It’s always the right time of year to remind Orange County locals
and visitors about the importance of preventing drowning and water-related
injuries, since so many of us are in the water every day, beachside or
poolside. Orange County’s water-related injuries are a side effect
of the great weather with which we have been blessed, our many swimming
pools, the oceanfront that stretches from San Clemente to Seal Beach,
and our big surf. With our year-round tourism, drowning isn’t just
a summer danger.
Drowning is often called “the silent disease.” It only takes
a few seconds for a child to slip underwater, and it can happen without
a sound. Far too many cases of pediatric drowning or near-drowning come
into the Mission Hospital emergency department as the result of an adult’s
brief loss of attention.
Call 911 in case of a drowning. If you cannot swim, do not enter the water
to try and rescue someone; at swimming pools, look for rescue poles or
life preservers mounted poolside. Upon rescue, anyone who has aspirated
water in a near-drowning incident should be immediately taken to the nearest
emergency department. And if someone has been pulled from the water, it’s
imperative that a medical examination be performed to assess oxygen flow
to the brain and to discover whether any internal injury has occurred.
Taking these basic steps to reduce the chances of drowning are the responsibility
of everyone who goes to the beach or swims in the pool:
- Everyone, including young children, should learn how to swim and learn CPR.
- Life vests for less-skilled swimmers is key.
- No one should ever swim alone.
- Bring children to a lifeguard-protected beach or pool; if there is no lifeguard
on duty, designate at least one adult observer in your party to act as
Another cause of trips to the Mission Hospital emergency department is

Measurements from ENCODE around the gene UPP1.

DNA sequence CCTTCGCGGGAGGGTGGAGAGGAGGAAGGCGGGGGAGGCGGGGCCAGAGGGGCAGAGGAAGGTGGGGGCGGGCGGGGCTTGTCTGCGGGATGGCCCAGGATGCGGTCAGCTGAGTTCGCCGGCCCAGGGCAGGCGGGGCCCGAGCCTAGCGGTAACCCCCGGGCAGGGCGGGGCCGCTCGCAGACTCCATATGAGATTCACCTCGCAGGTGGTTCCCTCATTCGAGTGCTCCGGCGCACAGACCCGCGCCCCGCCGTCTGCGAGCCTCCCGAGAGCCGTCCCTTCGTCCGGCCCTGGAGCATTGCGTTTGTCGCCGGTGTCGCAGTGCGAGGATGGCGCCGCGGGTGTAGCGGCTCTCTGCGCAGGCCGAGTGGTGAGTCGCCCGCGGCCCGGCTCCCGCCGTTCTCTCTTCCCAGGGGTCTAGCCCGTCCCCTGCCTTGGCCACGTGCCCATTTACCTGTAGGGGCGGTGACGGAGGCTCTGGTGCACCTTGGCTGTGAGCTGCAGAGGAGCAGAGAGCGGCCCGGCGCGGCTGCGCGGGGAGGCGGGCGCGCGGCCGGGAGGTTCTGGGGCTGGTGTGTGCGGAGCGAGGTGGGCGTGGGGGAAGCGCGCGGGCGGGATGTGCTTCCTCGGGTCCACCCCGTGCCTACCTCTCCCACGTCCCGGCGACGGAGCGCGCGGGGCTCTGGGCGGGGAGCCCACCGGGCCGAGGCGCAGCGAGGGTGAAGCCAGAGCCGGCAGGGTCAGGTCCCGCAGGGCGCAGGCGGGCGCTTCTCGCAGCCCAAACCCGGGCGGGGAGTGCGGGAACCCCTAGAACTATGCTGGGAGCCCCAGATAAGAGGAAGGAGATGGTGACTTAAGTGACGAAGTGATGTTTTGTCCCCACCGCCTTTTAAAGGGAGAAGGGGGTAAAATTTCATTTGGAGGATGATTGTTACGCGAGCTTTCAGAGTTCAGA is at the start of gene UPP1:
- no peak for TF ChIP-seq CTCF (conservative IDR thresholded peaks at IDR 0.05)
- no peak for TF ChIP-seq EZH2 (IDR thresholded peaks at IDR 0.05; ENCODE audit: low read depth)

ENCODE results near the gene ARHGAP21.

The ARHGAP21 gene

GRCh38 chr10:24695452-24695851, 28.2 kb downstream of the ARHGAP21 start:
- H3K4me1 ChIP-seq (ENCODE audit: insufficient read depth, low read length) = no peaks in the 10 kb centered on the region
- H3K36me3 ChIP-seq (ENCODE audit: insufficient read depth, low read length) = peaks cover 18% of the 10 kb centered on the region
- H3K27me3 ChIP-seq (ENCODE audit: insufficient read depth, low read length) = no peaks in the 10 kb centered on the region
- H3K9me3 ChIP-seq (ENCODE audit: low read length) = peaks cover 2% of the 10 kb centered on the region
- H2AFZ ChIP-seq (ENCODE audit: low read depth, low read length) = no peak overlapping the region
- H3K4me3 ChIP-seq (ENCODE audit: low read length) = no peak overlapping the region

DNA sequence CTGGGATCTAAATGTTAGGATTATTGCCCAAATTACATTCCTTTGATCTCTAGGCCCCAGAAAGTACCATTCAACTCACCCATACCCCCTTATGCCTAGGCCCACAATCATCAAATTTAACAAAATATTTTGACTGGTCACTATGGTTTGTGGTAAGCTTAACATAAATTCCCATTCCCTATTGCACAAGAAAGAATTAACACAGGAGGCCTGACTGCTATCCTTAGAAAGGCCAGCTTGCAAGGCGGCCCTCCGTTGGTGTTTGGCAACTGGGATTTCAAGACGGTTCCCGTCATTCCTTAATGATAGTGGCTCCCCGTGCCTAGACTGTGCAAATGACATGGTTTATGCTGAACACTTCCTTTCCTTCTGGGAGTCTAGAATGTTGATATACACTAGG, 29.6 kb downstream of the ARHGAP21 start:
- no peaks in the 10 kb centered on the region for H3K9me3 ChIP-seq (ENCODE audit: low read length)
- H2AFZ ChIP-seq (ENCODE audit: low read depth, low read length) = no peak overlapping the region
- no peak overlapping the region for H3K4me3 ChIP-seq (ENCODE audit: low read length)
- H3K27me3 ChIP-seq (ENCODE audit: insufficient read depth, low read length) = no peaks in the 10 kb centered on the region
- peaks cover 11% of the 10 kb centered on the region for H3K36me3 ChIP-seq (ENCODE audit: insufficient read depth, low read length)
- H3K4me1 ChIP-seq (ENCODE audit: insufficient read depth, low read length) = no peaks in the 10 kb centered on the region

beach-related traumatic injury. Beachgoers of all ages all-too-frequently
injure themselves on the sand before they’ve even gone into the
water: Collisions between pedestrians and boardwalk bicyclists, for example,
can result in lacerations, cuts, bruises and even broken bones. Once in
the water, surfing and skimboarding can result in unexpected, serious
injury. Falling into shallow sand catches people by surprise and can cause
spinal cord injury if they fall on their head. Head injury in surfers,
resulting from direct contact with the board, is fairly common and could
lead to drowning or concussion. So take common sense measures to stay safe:
- Stay aware of your surroundings when walking on slippery, sandy boardwalks,
and don’t let children dart across bike paths.
- Before going in the water, check with the lifeguard for surf conditions
and local rules.
- Wear a leash to keep your surfboard from becoming a hazard to others.
- Don’t surf or swim in conditions over your ability level—if
in doubt, don’t go out.
Be safety-conscious in and around the water and enjoy the aquatic opportunities
Orange County has to offer.
Michael S. Ritter, MD, is the medical director of emergency services at
Mission Hospital, and a board-certified emergency physician. Learn more about Dr. Ritter. Learn more about Mission Hospital.
This information is not intended as a substitute for professional medical
care. Always follow your healthcare professional's instructions.